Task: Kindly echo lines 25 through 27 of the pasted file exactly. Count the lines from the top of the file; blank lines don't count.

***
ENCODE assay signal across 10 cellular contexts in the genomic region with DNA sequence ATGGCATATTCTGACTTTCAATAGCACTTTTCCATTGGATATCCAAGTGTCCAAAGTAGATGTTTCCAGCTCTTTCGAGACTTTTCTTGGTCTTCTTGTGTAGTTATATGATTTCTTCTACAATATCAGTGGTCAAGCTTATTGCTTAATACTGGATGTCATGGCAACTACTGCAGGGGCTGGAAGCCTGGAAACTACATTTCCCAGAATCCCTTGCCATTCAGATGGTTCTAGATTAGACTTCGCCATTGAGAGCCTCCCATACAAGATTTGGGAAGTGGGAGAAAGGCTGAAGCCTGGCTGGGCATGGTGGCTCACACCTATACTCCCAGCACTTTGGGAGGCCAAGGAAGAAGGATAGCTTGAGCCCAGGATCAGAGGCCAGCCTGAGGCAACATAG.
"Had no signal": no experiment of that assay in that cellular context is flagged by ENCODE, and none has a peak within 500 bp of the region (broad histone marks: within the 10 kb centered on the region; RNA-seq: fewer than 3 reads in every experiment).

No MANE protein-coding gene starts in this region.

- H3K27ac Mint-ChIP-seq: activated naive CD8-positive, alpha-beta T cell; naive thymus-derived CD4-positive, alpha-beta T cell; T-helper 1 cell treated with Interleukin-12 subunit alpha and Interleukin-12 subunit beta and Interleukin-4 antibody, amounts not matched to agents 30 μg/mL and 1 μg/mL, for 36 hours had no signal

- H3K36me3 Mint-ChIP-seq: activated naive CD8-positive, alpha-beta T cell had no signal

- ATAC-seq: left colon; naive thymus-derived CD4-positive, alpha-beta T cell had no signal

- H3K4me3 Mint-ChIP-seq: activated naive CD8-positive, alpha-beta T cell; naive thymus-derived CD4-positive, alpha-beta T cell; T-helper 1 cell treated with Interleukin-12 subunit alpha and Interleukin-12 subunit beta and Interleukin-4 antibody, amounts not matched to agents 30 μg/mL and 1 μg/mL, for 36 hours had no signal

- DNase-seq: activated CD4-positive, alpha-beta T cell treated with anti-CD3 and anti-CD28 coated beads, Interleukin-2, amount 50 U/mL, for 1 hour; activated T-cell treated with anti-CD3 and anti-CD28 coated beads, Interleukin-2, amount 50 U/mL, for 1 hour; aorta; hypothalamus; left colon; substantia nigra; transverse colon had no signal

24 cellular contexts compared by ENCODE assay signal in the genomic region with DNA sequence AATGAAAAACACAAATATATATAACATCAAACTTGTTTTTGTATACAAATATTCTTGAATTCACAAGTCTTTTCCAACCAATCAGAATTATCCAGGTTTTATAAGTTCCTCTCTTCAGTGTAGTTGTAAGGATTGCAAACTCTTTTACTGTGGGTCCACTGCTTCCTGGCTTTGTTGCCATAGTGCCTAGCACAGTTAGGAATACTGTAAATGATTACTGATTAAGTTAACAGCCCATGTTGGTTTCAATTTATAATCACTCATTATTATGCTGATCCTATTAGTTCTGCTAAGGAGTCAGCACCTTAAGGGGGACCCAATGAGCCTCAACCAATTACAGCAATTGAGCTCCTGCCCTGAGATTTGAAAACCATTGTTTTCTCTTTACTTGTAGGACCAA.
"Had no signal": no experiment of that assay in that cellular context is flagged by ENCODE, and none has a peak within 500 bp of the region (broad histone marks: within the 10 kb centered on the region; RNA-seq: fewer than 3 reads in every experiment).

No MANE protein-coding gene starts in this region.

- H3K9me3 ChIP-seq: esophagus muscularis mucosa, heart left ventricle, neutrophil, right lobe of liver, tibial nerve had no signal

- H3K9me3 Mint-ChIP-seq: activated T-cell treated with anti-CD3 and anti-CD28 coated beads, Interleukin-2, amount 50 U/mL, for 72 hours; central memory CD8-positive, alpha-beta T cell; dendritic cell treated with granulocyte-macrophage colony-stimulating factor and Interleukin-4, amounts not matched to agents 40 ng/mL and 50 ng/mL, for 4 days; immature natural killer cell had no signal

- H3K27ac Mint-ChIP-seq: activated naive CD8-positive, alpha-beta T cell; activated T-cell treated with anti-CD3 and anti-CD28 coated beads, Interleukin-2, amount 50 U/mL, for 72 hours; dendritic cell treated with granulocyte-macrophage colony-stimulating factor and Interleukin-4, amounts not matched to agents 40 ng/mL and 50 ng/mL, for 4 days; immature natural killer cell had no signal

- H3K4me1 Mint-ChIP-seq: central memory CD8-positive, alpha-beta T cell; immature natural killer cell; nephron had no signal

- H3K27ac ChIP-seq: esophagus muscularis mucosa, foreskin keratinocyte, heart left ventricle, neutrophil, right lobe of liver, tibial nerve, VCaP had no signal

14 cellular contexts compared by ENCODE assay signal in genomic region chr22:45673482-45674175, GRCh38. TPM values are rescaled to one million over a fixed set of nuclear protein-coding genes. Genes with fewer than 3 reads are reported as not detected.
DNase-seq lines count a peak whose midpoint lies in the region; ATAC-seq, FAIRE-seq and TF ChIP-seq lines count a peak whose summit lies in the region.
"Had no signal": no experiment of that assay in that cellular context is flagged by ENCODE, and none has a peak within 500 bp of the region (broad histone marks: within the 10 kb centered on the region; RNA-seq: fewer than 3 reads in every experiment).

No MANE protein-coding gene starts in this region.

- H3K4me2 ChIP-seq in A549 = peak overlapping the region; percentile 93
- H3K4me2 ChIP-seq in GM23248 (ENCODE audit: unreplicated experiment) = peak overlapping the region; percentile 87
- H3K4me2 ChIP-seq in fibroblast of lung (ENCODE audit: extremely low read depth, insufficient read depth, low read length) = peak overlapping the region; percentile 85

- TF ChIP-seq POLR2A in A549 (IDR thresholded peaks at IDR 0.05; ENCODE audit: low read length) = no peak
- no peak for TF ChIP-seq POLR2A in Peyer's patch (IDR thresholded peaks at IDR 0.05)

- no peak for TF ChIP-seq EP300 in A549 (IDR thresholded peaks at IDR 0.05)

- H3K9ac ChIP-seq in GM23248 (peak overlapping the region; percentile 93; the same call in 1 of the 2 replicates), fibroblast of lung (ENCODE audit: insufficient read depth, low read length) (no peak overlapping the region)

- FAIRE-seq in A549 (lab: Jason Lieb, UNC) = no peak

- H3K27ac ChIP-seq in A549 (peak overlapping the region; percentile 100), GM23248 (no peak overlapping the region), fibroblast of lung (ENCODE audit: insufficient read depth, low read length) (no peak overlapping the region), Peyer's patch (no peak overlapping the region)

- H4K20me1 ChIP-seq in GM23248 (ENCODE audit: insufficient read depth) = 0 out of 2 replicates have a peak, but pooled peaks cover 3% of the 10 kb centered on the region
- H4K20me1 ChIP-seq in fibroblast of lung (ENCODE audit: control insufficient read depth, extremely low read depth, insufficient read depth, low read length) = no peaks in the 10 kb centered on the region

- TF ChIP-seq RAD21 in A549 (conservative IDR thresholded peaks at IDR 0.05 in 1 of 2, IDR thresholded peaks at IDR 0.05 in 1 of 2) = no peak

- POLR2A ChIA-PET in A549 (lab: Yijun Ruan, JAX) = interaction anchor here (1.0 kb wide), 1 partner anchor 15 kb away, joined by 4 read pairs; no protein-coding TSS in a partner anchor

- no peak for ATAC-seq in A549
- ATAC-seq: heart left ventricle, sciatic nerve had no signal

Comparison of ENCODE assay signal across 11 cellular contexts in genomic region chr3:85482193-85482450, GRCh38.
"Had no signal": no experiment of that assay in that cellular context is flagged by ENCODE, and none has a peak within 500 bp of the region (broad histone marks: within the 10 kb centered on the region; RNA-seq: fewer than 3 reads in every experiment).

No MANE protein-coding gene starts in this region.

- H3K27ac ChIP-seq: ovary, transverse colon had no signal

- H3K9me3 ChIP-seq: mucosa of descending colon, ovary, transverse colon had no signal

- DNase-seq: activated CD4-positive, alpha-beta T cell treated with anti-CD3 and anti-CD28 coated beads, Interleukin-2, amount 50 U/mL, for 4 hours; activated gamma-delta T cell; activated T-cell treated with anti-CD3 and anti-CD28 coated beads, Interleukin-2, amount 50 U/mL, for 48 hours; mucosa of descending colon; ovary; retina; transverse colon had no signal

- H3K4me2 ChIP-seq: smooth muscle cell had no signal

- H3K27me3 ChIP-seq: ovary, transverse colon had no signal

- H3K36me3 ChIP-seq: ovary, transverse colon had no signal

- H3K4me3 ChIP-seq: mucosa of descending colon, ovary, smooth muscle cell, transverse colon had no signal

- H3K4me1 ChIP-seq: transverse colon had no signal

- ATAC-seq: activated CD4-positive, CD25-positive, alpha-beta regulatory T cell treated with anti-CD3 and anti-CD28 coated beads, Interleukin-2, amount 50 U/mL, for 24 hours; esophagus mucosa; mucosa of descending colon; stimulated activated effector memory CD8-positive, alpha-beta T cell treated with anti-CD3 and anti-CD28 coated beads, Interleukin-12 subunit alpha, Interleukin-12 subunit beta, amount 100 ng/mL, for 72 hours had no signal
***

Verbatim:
- no peak for TF ChIP-seq POLR2A in Peyer's patch (IDR thresholded peaks at IDR 0.05)

- no peak for TF ChIP-seq EP300 in A549 (IDR thresholded peaks at IDR 0.05)

- H3K9ac ChIP-seq in GM23248 (peak overlapping the region; percentile 93; the same call in 1 of the 2 replicates), fibroblast of lung (ENCODE audit: insufficient read depth, low read length) (no peak overlapping the region)